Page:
From left, Natalia Payne, Heather Wood and Wendy Rich Stetson play
the title characters in a new adaptation of Three Sisters at Berkeley Rep.
Photo courtesy of mellopix.com
By Anton Chekhov
Adapted by Sarah Ruhl
Directed by Les Waters
Berkeley Repertory Theatre
(Co-production with Yale Repertory Theatre)
April 13-May 22, 2011
“Talk, talk, talk,” sighs the morose Masha (Natalia Payne), one of Chekhov’s eponymous “Three Sisters.” And that’s essentially what you get—three hours of “talk, talk, talk” in Les Waters’ beautifully realized production at Berkeley Rep. Yes, it glows with sun on the leaves of the birch trees and sparkles with the winter snow (dacha designed by Annie Smart and lit by Alexander V. Nichols) but, in the end it’s all a lot of conversation, most of it self-delusional. And often funny, thanks to Sarah Ruhl’s (“Eurydice” and “In the Next Room [or the Vibrator Play]”) adaptation, which teases out the humor inherent in Chekhov, even at his gloomiest.
That nothing much happens is a given. People come together and are separated, fall in and out of love—frequently with the wrong person—give birth and, on occasion, die. Kind of like life, only the life here is seen through a lens of nostalgia. The sisters: Masha, Irina (Heather Wood) and Olga (Wendy Rich Stetson) long to return to Moscow, which they left more than a decade earlier—so long ago that Irina, the youngest, can’t even remember it. And the wistful refrain of Moscow and a more cosmopolitan life is a leitmotif throughout the play. So often is it evoked that it almost becomes laughable. Meanwhile, the sisters waste away in a backwater, courted and amused by the officers of a visiting regiment. Even Masha, married off young to the boring country schoolmaster, has a fling with the unhappily married Col. Vershinin (Bruce McKenzie) and their parting, when the regiment is transferred, is the emotional high point of the play.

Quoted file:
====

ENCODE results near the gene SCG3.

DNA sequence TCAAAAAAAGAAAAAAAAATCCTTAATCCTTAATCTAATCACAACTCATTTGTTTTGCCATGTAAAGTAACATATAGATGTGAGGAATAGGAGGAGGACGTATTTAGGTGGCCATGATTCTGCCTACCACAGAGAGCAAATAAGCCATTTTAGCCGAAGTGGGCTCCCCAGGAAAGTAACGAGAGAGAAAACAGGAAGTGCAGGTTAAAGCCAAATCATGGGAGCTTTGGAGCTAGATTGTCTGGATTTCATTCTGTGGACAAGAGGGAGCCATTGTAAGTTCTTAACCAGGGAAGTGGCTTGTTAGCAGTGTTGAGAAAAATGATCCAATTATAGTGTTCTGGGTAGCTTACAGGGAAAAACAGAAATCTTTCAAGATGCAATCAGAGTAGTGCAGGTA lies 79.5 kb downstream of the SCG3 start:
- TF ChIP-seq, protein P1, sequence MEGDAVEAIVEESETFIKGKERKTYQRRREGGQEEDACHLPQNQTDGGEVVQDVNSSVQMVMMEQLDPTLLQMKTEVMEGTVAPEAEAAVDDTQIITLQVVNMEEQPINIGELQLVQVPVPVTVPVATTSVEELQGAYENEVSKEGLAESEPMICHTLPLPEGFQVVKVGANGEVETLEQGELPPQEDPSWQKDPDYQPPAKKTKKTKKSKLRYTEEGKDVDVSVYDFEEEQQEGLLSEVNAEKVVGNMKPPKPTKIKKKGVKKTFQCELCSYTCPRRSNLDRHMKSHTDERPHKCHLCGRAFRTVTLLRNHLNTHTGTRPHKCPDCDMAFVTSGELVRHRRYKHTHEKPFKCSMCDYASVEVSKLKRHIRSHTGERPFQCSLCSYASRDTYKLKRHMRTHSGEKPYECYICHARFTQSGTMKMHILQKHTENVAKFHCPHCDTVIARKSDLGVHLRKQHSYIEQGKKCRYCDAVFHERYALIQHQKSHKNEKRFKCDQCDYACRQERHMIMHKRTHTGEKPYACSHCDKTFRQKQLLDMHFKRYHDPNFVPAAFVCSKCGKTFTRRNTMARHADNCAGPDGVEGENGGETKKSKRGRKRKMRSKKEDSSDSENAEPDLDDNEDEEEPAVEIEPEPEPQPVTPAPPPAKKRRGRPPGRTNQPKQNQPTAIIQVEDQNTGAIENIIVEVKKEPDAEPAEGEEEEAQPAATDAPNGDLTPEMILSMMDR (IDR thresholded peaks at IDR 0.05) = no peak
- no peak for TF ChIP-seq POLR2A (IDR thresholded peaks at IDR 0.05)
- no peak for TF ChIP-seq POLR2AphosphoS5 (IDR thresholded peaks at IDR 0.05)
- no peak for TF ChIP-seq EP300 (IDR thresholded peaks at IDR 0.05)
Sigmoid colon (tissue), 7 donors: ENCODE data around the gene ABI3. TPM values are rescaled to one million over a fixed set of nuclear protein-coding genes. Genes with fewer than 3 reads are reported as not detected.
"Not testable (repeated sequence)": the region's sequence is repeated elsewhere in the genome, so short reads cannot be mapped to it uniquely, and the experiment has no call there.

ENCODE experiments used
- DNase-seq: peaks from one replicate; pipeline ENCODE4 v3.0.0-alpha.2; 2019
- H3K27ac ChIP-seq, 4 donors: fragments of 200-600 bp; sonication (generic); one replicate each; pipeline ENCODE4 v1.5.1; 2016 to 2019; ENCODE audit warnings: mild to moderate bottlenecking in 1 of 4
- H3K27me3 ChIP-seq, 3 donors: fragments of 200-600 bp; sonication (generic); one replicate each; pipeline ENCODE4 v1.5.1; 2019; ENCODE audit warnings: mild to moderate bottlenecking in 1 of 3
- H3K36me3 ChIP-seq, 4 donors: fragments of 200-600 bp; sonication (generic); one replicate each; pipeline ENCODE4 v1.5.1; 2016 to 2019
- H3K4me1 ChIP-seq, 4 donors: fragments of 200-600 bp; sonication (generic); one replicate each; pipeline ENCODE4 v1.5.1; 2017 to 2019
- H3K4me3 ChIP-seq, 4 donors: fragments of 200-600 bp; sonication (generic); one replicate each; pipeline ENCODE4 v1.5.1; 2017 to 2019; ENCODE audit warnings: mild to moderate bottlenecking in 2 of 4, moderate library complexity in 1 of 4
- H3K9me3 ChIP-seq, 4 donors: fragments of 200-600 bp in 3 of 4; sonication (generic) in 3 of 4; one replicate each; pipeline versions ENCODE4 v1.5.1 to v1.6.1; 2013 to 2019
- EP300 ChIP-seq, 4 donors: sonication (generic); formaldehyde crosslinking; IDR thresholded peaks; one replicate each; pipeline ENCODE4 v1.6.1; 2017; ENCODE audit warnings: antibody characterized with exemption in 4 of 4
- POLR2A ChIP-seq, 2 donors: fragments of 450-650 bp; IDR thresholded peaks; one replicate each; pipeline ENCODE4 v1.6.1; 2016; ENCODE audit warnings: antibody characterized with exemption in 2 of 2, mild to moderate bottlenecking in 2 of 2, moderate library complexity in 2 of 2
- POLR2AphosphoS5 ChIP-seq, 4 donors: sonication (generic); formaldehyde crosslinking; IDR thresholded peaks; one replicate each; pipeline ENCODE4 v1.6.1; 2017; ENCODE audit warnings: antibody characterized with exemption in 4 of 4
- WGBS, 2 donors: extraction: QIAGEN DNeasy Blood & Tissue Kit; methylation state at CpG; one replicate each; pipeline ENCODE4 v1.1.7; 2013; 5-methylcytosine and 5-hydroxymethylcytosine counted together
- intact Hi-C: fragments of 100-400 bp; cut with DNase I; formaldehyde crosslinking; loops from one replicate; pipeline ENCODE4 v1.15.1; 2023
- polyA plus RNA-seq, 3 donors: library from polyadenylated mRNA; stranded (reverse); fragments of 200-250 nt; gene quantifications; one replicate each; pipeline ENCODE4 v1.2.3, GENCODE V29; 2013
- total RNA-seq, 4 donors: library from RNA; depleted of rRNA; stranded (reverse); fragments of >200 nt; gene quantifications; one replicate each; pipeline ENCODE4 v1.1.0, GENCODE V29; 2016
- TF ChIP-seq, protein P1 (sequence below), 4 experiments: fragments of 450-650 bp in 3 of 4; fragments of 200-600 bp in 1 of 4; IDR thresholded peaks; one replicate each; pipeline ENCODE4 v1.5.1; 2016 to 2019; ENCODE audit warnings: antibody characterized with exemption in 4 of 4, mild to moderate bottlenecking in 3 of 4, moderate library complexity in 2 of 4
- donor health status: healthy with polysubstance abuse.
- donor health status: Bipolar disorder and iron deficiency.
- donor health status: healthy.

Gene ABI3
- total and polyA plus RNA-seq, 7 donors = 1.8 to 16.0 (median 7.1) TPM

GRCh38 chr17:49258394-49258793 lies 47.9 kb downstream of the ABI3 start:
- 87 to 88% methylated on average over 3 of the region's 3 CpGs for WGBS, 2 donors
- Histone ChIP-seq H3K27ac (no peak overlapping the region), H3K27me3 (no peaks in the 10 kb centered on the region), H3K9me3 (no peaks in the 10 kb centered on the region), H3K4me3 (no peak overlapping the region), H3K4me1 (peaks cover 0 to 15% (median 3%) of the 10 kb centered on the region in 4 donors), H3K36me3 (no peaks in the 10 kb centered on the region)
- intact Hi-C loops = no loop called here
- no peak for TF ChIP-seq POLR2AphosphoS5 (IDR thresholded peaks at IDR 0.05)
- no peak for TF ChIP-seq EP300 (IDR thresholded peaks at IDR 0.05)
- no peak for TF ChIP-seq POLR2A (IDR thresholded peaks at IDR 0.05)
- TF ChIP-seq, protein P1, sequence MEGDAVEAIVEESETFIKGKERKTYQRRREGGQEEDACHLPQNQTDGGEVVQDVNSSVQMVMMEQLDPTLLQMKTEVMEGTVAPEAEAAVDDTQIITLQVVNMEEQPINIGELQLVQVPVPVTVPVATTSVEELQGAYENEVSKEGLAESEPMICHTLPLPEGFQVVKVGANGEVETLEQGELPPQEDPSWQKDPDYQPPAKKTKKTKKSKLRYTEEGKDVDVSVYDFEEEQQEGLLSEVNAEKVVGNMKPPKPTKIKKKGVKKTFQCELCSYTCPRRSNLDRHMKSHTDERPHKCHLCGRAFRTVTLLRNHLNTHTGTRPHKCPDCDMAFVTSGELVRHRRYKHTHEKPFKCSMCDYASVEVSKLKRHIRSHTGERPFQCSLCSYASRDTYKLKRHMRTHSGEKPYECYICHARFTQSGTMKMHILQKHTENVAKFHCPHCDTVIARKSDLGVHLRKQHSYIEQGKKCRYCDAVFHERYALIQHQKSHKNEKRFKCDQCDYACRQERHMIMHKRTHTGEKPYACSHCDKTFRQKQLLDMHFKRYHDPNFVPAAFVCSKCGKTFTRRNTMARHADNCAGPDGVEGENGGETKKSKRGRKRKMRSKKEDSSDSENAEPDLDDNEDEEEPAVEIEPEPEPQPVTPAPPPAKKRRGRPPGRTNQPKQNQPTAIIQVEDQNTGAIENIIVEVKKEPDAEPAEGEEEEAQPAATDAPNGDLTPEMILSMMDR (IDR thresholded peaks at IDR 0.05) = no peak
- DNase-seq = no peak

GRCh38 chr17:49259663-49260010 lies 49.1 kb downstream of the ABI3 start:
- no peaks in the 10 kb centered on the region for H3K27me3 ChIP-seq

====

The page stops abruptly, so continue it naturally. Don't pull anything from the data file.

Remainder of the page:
There is a brother in this family, although he doesn’t get credit in the title (“Three Sisters and a Brother” would be awkward indeed). Andrei (Alex Moggridge) is a romantic, artistic soul who marries a girl from the local bourgeoisie. Emily Kitchens brings a lot of spark to his Natasha, who soon takes over the house and everybody’s lives. In a way, it is a foreshadowing of what will happen to Mother Russia herself in a few years, with an epic struggle between a lazy landed gentry and an energetic middle class. Natasha is obnoxious but powerful, soon driving her husband to the gambling tables and her sisters-in-law to distraction.
Outstanding performances, in addition to Payne and Kitchens, are given by James Carpenter as the old, drunken regimental doctor and Stetson as the patient, defeated, hard-working Olga. The gentlemen of the regiment are suitably lovelorn or fancy-free, and Barbara Oliver has a nice, though brief, turn as the nanny who has outlived her usefulness.
So maybe what’s wrong with this play is what’s wrong with the lives of the people in it. “We can never have happiness itself,” one of them—armchair philosophers all—notes. “We can only wish for it, long for it.” So what you end up with is a lot of empty talk from empty people. And very little action. It all goes on too long and some cuts are in order.